Fast-forwarding past all that, we hit a goldmine of potential democratisation with the advent and outrageous growth of the internet, the www, blogging, news sites, and social media. We invented a whole new way of consuming information, RSS was a thing for a bit, microformatting, hypertext, linked documents and all sorts of lush shit gave us new ways to describe and categorise information. We evolved a little bit, on screens, in circuits, across networks, together.
For a while, it looked as though the web had us on the cusp of democratising information. Of breaking down the propaganda-driven news networks, of amplifying the voices of the oppressed and underrepresented, of dismantling, to the tiniest degree, the patriarchal, supremacist power structures that have plagued the world for millennia.
Further to this, we started making digital products, we made UX Design a thing. We supposedly set out to make systems, of all kinds, more accessible and more open to impact for everyone.
Yet, here we are in 2019. Capitalism is still ripping untempered through the world like a tornado full of chainsaws. A piss-stain of a clown is the actual president of the united states of fucking america. The UK is governed by an actual scarecrow tasked with finding some god forsaken list of shit that lets us fuck off from Europe and be our own little island of bigots. Elon Musk is worshipped as an American hero. Jeff Bezos doesn’t care that his most vulnerable employees have to piss in Dr Pepper bottles while he’s busy making mediocre gains in his gym. Mark Zuckerberg has somehow dodged prison even though he should have been locked up ten years ago just for looking so much like a fleshy shovel. Jack Dorsey is generally being a massive twat.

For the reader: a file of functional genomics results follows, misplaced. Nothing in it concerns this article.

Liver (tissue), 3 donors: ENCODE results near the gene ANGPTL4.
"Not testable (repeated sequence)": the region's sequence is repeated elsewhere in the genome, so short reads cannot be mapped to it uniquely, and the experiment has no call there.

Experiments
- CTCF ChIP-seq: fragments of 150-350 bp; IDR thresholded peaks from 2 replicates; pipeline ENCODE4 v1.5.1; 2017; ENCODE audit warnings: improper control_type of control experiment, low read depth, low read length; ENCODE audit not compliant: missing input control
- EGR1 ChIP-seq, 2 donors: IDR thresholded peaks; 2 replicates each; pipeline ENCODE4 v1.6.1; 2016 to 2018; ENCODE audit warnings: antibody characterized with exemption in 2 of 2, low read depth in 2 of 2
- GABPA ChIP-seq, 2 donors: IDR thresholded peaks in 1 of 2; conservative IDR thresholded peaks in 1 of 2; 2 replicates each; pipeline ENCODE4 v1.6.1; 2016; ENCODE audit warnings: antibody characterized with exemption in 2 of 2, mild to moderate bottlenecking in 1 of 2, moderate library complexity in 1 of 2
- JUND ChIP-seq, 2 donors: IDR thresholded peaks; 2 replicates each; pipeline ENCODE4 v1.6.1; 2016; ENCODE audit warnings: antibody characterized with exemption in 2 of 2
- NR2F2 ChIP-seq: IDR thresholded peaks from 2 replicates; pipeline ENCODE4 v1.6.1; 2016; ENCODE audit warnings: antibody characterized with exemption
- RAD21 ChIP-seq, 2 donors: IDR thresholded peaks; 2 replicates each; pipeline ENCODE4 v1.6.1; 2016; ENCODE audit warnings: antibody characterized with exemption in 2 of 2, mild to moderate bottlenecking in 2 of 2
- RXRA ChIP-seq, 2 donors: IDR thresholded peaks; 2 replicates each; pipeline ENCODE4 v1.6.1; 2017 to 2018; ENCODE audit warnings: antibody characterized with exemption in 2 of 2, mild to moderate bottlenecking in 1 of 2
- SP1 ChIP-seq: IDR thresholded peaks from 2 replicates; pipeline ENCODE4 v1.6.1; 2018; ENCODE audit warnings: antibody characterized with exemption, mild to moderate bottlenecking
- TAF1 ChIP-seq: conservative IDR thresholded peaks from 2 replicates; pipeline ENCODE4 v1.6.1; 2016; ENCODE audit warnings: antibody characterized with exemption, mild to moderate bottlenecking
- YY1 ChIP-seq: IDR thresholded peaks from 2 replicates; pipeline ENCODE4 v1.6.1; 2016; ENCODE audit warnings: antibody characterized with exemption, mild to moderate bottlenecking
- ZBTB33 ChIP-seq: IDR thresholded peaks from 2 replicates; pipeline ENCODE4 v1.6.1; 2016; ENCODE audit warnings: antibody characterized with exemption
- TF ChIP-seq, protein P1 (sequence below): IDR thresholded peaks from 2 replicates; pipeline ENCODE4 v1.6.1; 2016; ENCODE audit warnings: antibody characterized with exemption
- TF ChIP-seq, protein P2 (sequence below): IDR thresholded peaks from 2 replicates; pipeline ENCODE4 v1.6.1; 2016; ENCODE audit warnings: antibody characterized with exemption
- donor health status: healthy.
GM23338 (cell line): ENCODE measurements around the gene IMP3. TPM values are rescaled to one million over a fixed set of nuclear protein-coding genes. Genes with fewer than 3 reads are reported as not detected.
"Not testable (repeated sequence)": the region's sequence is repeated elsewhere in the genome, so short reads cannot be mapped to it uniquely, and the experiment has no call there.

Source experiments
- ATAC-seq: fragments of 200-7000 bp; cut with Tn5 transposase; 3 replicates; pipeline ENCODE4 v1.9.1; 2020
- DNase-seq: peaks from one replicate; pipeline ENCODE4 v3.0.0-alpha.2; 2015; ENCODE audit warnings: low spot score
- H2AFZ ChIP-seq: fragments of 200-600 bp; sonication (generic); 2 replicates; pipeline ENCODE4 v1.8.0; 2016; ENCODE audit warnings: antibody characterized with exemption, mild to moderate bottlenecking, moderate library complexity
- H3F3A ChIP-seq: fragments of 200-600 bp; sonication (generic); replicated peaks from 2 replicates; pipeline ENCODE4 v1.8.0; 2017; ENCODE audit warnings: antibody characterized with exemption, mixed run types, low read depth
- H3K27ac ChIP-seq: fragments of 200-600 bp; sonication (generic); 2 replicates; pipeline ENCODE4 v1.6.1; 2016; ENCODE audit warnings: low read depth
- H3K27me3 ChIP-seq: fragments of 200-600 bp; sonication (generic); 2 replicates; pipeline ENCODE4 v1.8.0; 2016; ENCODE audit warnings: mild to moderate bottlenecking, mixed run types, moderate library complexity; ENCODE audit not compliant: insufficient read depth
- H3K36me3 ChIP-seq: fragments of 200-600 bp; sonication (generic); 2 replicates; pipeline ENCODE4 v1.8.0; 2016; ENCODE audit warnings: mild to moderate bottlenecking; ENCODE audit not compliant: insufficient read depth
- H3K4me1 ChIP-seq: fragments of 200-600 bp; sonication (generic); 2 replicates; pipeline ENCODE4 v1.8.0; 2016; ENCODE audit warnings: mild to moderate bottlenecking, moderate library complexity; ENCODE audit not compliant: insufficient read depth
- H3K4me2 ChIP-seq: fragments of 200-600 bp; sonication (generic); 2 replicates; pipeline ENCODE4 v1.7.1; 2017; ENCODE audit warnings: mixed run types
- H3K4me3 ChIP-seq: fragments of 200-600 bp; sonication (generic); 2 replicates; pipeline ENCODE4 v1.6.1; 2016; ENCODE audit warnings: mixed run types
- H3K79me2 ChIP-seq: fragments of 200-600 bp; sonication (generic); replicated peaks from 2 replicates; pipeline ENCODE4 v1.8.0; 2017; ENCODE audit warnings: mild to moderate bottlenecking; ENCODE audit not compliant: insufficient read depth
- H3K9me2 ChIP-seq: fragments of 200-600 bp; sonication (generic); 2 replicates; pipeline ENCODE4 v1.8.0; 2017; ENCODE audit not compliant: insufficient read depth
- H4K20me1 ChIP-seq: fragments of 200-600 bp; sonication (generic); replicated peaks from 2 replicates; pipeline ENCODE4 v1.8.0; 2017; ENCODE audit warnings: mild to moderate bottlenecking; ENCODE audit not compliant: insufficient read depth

Uber is an automotive loans company and a taxi firm that’s coasted past all kinds of regulations under the guise of tech mysticism because the common person is apparently willing to overlook atrocity in the name of convenience as long as they don’t understand how easy it actually is to write the mediocre code that let’s this coasting happen. If it has an app, it’s a tech company, and tech companies, for some fucked reason, exist on a different plane of judgement to ‘normal’ companies.
All of this is to say, tech has completely and utterly fucked it. Shit the bed. Pissed itself in front of the whole class. Looked over at those initial, promising, desperately fleeting moments where it looked like it could actually be a net positive for humanity and ran as fast as possible into the arms of oligarchic pieces of shit.
Now, products are defined almost exclusively by their value to investors. Pesky things like morals and ethics are latched on as edge-cases or worked in as last-minute contingencies incase a governing body is actually cognisant and competent and insists that maybe, possibly, said product should adhere to some kind of standards.